Where does an Aurochs live?

Aurochs were said to freely roam around in the grasslands and forests of Asia, Europe, and North Africa under different subspecies. In the land of Asia, they were found in the forests of Karnataka (India) and were known as the Indian aurochs (Bos primigenius namadicus). On the other hand, Eurasian aurochs ( Bos primigenius primigenius ) were found in the grasslands of Central Asia and Siberia. The North African aurochs (Bos primigenius Africanus), as the name suggests, lived in the forests of North Africa.

What is an Aurochs' habitat?

Like other herbivores, aurochs loved the habitat of open grasslands for natural grazing along with other herbivores. With the constantly growing world population, the habitat of aurochs was disrupted, and they were fragmented. In the last year of its survival, the aurochs got narrowed down to live around forests where there were little or no competing domesticated herbivores like the domestic cattle.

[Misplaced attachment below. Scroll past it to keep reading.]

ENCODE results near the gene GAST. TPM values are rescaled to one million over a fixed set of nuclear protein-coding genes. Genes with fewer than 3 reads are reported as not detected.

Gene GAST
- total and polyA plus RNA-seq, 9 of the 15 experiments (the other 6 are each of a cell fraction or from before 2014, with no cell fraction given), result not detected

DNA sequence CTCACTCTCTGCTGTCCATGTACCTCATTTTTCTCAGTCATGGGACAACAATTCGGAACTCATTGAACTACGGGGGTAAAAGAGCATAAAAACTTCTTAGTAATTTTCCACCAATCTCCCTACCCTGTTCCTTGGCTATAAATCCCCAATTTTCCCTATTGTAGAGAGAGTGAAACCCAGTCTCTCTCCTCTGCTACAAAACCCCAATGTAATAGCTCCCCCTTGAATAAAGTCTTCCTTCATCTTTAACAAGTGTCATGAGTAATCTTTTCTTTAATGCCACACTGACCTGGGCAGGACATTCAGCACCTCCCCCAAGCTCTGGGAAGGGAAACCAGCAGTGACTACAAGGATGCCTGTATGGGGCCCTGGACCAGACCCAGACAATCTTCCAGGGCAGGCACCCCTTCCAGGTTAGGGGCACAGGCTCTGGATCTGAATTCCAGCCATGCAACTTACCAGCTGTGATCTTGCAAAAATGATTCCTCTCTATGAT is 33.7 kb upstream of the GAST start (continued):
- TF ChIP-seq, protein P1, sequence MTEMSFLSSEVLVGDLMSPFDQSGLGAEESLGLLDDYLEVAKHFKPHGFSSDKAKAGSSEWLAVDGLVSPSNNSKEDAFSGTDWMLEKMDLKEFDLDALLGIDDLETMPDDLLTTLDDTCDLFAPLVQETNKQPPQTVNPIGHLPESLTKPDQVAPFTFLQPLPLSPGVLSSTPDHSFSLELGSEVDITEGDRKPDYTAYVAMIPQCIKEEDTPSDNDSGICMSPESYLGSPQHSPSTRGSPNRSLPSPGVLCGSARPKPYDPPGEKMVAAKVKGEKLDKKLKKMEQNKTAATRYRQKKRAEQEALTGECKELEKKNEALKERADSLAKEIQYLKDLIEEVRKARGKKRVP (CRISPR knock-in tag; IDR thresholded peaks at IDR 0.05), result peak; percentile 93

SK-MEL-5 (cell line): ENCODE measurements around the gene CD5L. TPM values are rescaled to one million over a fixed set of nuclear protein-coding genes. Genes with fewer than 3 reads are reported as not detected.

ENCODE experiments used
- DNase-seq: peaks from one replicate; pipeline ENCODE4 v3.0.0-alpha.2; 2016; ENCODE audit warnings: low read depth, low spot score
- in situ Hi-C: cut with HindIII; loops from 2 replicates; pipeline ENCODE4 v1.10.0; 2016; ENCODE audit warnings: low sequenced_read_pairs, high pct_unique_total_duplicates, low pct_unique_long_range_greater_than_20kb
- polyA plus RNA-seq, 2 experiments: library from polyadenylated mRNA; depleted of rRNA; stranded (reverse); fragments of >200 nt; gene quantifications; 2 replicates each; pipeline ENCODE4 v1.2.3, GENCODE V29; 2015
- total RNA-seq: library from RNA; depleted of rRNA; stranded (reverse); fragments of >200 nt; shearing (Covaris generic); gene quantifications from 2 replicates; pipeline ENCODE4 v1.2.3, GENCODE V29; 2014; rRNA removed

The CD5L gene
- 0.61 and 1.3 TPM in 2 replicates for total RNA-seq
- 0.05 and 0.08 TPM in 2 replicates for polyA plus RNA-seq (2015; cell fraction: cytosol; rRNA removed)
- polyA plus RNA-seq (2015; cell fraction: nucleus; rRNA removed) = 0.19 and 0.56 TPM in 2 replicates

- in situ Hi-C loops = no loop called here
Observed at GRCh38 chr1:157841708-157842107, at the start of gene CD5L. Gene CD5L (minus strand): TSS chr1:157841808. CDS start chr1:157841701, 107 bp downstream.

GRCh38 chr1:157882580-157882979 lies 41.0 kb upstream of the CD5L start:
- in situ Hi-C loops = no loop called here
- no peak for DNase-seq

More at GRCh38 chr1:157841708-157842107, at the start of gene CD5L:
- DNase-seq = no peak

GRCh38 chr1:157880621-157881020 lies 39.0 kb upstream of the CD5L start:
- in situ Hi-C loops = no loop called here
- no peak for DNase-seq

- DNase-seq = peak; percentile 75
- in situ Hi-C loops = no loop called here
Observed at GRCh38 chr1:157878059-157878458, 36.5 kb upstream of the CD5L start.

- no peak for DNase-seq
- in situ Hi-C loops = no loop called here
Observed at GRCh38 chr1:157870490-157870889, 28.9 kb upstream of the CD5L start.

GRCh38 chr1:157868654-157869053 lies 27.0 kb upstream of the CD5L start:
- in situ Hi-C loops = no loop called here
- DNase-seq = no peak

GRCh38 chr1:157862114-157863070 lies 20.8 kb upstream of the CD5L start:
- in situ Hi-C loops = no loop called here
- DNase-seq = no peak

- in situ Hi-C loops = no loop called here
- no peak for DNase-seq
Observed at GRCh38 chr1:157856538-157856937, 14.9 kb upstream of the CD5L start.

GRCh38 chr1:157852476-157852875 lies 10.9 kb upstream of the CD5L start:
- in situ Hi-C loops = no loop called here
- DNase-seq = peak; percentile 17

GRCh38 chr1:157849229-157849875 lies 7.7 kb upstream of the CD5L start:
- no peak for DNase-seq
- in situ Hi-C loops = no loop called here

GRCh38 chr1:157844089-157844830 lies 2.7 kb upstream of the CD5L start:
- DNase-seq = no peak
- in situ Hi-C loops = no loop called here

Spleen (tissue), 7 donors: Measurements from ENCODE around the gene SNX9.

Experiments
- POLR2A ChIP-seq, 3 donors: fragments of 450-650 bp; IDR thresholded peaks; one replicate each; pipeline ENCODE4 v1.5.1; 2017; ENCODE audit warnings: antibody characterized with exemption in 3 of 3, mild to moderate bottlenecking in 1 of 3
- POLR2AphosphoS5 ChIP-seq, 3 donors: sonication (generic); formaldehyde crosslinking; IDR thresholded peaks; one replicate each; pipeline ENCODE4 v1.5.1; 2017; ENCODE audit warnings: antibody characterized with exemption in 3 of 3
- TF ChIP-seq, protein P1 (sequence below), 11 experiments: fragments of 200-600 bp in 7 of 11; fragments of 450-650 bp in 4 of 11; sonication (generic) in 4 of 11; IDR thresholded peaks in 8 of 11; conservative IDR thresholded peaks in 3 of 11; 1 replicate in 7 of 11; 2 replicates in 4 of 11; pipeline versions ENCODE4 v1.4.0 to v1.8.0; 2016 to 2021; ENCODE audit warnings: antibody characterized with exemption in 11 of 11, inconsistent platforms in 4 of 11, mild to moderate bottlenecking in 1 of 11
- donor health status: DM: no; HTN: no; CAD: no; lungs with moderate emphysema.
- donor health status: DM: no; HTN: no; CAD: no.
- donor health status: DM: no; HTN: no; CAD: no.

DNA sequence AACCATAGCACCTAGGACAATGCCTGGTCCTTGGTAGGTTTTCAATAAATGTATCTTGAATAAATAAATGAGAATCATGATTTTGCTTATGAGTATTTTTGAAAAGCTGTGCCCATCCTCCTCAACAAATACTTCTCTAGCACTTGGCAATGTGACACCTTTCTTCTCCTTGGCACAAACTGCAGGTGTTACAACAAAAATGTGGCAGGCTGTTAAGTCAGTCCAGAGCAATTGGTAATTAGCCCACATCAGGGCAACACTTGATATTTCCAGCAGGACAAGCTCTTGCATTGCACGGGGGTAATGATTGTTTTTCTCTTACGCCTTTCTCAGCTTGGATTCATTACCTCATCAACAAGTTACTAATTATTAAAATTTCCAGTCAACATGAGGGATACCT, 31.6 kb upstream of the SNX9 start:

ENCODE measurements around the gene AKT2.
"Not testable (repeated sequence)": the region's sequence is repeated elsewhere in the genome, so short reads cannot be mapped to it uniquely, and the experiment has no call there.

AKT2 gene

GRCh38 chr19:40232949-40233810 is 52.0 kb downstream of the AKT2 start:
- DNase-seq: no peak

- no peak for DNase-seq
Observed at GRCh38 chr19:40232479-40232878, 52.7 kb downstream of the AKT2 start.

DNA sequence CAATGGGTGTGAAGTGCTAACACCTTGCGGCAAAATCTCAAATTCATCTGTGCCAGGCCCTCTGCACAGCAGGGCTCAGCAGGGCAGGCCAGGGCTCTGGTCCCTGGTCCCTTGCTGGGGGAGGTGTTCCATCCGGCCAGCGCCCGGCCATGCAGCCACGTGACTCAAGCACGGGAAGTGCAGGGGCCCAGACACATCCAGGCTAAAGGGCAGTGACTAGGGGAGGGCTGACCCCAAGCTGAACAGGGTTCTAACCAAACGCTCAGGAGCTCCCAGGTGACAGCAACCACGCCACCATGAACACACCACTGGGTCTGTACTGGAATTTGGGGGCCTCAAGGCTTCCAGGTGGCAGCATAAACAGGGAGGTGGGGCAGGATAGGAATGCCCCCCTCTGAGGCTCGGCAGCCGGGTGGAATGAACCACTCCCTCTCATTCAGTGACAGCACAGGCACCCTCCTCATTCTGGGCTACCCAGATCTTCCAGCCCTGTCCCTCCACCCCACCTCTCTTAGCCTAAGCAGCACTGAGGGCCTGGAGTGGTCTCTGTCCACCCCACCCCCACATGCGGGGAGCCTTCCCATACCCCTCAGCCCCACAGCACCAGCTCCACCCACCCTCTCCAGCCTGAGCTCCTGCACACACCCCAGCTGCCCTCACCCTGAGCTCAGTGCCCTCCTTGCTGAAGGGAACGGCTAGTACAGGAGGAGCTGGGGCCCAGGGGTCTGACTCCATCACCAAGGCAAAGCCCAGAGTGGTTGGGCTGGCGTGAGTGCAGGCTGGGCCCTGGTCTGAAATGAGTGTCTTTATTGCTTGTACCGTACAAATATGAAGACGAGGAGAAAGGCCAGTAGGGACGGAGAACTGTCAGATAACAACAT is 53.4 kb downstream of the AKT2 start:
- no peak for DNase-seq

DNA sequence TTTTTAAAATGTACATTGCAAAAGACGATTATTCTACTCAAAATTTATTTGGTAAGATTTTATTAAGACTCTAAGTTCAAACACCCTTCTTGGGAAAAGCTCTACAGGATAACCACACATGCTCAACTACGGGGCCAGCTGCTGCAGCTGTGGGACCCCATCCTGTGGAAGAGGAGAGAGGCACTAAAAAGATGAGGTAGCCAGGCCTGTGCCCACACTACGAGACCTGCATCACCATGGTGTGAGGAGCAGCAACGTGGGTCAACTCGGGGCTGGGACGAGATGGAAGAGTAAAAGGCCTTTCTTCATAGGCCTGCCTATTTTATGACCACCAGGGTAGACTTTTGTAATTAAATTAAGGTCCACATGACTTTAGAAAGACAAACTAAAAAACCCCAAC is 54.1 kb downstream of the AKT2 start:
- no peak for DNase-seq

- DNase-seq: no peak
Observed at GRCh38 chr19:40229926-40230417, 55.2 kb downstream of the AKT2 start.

Who do Aurochs live with?

Generally, Aurochs were known to form herds for at least a year and move in, probably not more than the number of 30. Because of the very little study available on Aurochs, we cannot really give concrete details on these traits of the Auroch.

How long does an Aurochs live?

Aurochs like the Indian aurochs and the others were known to live for 25 to 30 years in the wild.

How do they reproduce?

Aurochs used to participate in internal breeding with a bull and a cow. Their breeding time was during late summer. Calves were born during the spring season so that they got an ample amount of time to develop and be ready to face the harsh winters. As the winter season brought diseases and infections, springtime birth and winter breeding was very beneficial for the calves because it gave them the time to grow their immune system traits that were capable enough to fight the diseases.